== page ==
The next year, half of his class failed the exam and I don’t think anyone got a top score.

          One data point doesn’t mean the teacher is excellent. Maybe the kids just studied their asses off.

      3. bad scores = bad parenting

        1. You’ve gone all black and white on a situation that is far from it.

          1. That’s the argument I usually get from teachers. If the kids do well the teacher gets all the credit. If any kids do poorly it’s only because the parents are not properly engaged.

            1. Talking to a teacher who is against testing is an exercise in stupidity. They will drag you down and beat you unmercifully with stupid.

            2. And those teachers have gone all black and white if they present that single view.

              On a more positive note, the small rural school my two kids attend does a pretty decent job of praising parents when kids excel. I’ve had teachers thank me and the wife for being so involved in our kids’ education (the which has produced positive results). I do get a distinct feel from my kids’ teachers that there is something of a partnership here. And, I thank them as well for their efforts.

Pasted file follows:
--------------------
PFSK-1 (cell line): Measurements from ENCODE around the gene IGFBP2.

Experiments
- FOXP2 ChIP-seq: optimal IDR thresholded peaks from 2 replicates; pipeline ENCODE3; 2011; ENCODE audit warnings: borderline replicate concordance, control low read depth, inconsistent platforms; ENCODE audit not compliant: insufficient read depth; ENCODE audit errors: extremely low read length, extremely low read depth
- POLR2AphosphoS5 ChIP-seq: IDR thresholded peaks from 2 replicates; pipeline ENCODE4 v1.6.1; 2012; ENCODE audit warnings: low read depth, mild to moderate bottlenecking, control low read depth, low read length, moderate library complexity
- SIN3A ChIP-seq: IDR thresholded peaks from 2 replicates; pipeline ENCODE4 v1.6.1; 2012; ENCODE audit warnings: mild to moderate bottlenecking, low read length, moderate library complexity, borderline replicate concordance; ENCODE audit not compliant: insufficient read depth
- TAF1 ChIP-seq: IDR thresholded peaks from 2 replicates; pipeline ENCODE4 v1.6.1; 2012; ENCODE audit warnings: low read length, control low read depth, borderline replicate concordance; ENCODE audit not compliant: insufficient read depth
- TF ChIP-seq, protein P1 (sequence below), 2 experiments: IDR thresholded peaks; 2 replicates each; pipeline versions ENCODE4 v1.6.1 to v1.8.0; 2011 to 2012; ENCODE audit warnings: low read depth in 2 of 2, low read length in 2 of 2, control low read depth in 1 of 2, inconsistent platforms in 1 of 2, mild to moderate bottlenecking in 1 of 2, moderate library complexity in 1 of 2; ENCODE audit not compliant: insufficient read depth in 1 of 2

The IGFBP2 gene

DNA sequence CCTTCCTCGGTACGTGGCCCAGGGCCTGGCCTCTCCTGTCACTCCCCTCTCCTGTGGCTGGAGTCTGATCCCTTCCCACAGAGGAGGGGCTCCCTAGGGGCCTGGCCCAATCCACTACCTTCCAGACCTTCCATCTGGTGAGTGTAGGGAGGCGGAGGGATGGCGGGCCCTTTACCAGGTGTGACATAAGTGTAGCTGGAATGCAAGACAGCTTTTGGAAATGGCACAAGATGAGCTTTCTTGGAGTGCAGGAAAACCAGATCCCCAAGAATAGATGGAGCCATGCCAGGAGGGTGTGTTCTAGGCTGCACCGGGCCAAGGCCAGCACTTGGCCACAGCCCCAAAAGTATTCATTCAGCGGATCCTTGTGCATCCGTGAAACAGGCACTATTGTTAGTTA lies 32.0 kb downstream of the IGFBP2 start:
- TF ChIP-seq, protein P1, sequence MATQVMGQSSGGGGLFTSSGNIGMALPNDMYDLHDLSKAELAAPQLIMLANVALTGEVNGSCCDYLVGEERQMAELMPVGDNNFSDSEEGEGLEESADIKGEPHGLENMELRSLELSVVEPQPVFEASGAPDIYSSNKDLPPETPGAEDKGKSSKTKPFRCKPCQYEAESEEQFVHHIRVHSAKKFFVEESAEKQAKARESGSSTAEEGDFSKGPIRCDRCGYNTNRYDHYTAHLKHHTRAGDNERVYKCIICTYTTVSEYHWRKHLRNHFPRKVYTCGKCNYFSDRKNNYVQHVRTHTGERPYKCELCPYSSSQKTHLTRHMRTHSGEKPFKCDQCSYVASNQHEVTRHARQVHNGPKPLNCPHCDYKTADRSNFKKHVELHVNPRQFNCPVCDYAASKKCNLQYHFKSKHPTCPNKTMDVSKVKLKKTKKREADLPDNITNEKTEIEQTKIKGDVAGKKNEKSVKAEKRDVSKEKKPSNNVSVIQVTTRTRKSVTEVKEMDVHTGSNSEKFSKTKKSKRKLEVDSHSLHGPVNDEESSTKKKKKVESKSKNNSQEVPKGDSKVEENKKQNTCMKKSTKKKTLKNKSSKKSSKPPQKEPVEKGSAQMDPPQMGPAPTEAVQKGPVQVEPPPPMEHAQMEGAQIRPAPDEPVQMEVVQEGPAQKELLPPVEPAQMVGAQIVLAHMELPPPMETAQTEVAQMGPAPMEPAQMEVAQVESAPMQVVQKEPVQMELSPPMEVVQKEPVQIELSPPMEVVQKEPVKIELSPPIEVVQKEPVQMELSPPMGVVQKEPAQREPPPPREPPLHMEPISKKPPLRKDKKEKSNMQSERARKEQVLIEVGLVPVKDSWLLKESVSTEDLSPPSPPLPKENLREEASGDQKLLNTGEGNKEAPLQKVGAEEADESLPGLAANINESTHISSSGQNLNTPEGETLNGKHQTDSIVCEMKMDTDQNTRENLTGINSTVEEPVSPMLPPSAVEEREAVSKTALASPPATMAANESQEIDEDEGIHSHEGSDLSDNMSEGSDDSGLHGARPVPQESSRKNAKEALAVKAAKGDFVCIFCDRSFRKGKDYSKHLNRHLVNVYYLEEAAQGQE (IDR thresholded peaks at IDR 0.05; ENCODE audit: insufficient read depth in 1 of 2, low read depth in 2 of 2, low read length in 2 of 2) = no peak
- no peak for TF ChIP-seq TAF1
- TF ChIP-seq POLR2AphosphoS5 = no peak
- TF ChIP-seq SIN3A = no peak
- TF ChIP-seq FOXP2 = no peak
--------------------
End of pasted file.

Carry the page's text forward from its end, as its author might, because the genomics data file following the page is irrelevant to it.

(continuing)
Obviously, this isn’t the case with all teachers but in some corners there really are teachers who are hard-working and dedicated.

              1. Fuck yeah

                I had some wicked awesome teachers

                But I found it interesting that on average my prep school teachers were ON AVERAGE better teachers than my public school teachers. I’m taking into account class size differences, different audience etc

                The private school teachers, who were not required to have a teachers cert were better at communicating ideas, leading discussion, answering questions (clearly had a much better grasp of their subject matter) etc

                There were some very good teachers in public school, but the superiority of the private school ones was pretty obvious

              2. Obviously, this isn’t the case with all teachers but in some corners there really are teachers who are hard-working and dedicated.

                Which says a lot about the unions who protect the jobs of the crappy teachers.